The Walking Dead: The Well Review
The Walking Dead, season 7, episode 2, ‘The Well,’ was not a filler episode. Just thought I’d start with that – so none of you, popping your eyes back into your heads, start wondering what the hell kind of follow through was this. Well, ‘The Well’ wasn’t a follow through; just a quick update. Certain elements need to fall in line, for Negan’s ‘new beginning’ to eventually mean something (more). In that regard, this episode served its purpose. It just may have required a bit of patience, is all.
The singular drama, revolving around Carol (Melissa McBride) & Morgan (Lennie James), didn’t end with their last season run-in, with some new enclave scouts. If anything, they seemed to trade Saviors for Walkers, by the re-intro. Maybe it was the fever dream aspect to it, but I wonder if it occurred to Carol that she had taken the Sophia route, getting out of immediate danger. I suppose visions of her daughter might’ve upset the opening scene set-up, regarding where the episode ended; but first things first.
The Carol-Morgan thing (Corgan?) wouldn’t be resolved, this episode, either; but what we did get was something of an understanding. The kind you get when parties at impasse just let things go (finally, dammit).
See, this is where a show like Fear the Walking Dead might want to milk the Corgan drama, for a season (or two). With everyone fixated on Negan, it might’ve even been possible to have Corgan sidelined, for a bit, while the Saviors arc ground its footing.
Well, that didn’t happen. The season has ground to cover; so Corgan got a third party arbitrator, to make things too awkward to be taken too seriously. Enter Ezekiel (Khary Payton): King of the Kingdom.
I suppose we’ve all had time to brace for Ezekiel’s digital Tiger, Shiva; but somehow, that intro left me half-expecting the Old Spice jingle, instead of the strings to the series theme. The Ezekiel flourish didn’t help; but c’mon – Ezekiel’s rocking a Tiger (jingle).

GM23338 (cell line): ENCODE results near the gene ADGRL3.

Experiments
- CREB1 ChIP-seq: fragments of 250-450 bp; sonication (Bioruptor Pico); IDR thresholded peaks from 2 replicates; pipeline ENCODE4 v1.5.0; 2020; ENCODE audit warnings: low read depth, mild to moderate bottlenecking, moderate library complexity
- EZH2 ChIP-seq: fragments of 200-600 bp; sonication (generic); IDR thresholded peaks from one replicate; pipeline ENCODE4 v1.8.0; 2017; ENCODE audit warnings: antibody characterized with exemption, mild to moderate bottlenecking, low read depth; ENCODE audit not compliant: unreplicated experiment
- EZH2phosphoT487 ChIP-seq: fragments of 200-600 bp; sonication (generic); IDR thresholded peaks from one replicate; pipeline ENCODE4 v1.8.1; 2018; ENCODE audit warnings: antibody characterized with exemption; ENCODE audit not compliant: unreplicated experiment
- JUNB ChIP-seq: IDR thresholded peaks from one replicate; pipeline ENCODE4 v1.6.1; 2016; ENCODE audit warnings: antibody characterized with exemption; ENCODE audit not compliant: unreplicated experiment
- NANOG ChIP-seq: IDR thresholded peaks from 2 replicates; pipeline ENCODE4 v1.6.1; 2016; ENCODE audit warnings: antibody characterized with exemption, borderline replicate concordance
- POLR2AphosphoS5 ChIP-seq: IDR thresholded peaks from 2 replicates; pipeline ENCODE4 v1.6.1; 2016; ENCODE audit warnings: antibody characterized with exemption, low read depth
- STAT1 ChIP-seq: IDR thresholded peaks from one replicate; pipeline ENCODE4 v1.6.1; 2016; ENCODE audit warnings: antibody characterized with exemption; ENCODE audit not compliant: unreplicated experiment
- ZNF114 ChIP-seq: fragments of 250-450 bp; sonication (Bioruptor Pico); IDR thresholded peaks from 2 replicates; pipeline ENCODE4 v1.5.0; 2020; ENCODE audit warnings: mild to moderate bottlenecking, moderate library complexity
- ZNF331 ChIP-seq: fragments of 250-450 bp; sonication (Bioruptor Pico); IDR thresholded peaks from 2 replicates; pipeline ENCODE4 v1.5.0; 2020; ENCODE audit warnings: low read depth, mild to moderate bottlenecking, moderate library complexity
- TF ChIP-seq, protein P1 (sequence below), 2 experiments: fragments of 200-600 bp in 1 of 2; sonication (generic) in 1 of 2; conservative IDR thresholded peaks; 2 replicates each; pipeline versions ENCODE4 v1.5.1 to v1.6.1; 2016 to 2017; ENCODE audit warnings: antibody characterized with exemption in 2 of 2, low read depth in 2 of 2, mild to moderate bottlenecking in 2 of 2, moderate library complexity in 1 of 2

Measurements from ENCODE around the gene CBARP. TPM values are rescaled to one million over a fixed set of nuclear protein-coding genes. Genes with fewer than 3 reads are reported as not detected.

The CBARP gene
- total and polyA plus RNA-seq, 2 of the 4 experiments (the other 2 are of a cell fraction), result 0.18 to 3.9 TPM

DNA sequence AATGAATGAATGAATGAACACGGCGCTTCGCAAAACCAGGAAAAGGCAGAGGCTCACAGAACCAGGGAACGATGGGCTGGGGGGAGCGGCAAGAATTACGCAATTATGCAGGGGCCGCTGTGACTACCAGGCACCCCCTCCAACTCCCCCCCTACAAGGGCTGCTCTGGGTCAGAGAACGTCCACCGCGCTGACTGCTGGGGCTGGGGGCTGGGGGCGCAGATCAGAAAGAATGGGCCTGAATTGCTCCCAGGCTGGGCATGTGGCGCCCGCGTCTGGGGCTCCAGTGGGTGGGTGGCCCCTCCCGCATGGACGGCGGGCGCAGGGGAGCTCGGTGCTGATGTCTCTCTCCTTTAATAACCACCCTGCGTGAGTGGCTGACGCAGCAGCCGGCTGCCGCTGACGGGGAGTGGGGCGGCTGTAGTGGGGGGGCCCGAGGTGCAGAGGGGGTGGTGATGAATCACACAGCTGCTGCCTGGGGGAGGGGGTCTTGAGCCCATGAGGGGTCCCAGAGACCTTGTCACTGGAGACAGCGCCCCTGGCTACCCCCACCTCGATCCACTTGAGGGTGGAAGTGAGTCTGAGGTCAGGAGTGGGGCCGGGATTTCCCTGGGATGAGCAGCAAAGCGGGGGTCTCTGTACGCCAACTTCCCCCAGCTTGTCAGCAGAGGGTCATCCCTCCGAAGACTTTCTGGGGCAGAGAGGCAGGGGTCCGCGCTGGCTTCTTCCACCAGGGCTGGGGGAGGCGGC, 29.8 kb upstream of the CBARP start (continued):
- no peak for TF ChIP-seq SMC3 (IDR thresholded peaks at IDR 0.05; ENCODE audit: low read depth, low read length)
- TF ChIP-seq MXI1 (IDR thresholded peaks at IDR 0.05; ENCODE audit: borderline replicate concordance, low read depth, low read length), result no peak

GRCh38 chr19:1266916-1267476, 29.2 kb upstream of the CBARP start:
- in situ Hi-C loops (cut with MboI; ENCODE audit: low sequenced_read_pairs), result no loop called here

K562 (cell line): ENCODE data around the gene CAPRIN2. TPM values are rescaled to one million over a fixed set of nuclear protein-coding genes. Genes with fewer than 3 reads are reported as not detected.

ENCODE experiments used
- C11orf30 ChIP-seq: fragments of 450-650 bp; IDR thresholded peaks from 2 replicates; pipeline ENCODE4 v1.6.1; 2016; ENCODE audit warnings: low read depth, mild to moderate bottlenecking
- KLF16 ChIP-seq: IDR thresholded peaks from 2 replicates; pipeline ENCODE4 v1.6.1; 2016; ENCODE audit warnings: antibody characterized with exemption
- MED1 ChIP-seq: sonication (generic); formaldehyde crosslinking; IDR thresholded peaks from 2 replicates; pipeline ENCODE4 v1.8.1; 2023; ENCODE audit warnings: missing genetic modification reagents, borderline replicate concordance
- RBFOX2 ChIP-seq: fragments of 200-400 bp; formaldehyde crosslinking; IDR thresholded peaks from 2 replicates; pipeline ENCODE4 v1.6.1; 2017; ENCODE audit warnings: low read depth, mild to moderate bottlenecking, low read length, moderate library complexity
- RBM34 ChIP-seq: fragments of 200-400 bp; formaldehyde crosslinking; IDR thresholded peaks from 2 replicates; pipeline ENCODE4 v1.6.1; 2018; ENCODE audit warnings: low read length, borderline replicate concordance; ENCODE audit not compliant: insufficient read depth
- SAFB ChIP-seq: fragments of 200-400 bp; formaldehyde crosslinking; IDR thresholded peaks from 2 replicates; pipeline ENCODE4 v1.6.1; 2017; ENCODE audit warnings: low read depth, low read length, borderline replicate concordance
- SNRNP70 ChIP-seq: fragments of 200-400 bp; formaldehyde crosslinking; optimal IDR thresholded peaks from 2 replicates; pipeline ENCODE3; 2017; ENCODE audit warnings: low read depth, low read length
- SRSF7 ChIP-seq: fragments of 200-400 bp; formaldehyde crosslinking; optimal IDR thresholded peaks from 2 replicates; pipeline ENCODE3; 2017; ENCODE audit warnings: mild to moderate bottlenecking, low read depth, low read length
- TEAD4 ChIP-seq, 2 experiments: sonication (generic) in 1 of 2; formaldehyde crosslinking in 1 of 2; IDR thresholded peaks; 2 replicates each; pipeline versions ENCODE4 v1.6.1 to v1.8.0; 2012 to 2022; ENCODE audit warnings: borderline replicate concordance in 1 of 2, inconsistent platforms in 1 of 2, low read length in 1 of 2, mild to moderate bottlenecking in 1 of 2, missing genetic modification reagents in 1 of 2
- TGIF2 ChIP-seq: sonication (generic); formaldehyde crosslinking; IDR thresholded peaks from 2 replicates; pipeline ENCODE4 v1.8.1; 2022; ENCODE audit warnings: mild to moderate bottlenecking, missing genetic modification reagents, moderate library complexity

To Carol’s credit, she may have laughed for the rest of us, but it was clearly the game face of the moment. Another passive domicile, another domesticated Carol, just so could see how long before Murderess Stewart starts bleeding out the wallpaper (again).
Well, that didn’t happen. The season’s got ground to cover, and Ezekiel’s packing a sinister secret (jingle).
There was something disturbing about a diet of Walker fed feral pigs – never mind the idea that the pigs seemed better at culling Walkers than the opposite. The upside to that concern, was the idea that the episode telegraphed a very Medieval solution, to a conflict that hasn’t gone full-blown, yet. So maybe Ezekiel’s crazy like a fox. So maybe the problem being ‘solved’ shows up with hounds, at some point.
It didn’t matter whether it was all an act, or not, the only thing that really allowed me to take any of it seriously, was knowing it was all a set-up. Eventually, the robots always break down, and start eating the tourists.
That was made clear enough, when the ‘problem being solved’ was revealed earlier than I had expected (again, the milking thing). Way to deny me a plot prediction gloat. What followed was a subtle demonstration of the performance Ezekiel had been putting on. Whoever said pride had anything to do with showmanship never had to truly commit.
With the show going on, and Morgan seeming to accept a role, that just left the matter of neo-realist Carol to deal with.
The admission that Carol’s act had worked on him, at all, left me thinking that Ezekiel might’ve been tipped off by Shiva – alpha predators know competition when they see it. Those poor, harmonizing sheeple otherwise had no idea what they were dealing with – and the only one who did got a new baby to sit. Cue Great Escape theme.
What could’ve been a last rehash of the Corgan impasse, instead turned into a nice DVD commentary reel, between the Kingdom’s star, and its featured guest performer. There was a meeting of the minds, there – enough to leave the Corgan dynamic at a separation, rather than an end.
TWD needs two of the show’s larger figures in play – for when things go from setting up pieces, to knocking them down – and ‘The Well’ did as good a job as any, in that regard. It gave us both a lull (to let us know something is coming), and placed some sharp bits right in the midst of it (to give some idea of what awaits that something). A few more episodes like this, to establish Negan’s new beginning should do fine. It’s not filler; it’s set-piecing.
Come to think of it… Carol self-exiling, well away from a community at peace, and setting up shop in a nice, quiet home… seemed kind of familiar, in a bitter sweet kind of way.
Well, that didn’t happen. Carol set up shop in the suburbs of the Kingdom, and the house warming came early. Ezekiel’s packing a pomegranate (jingle).
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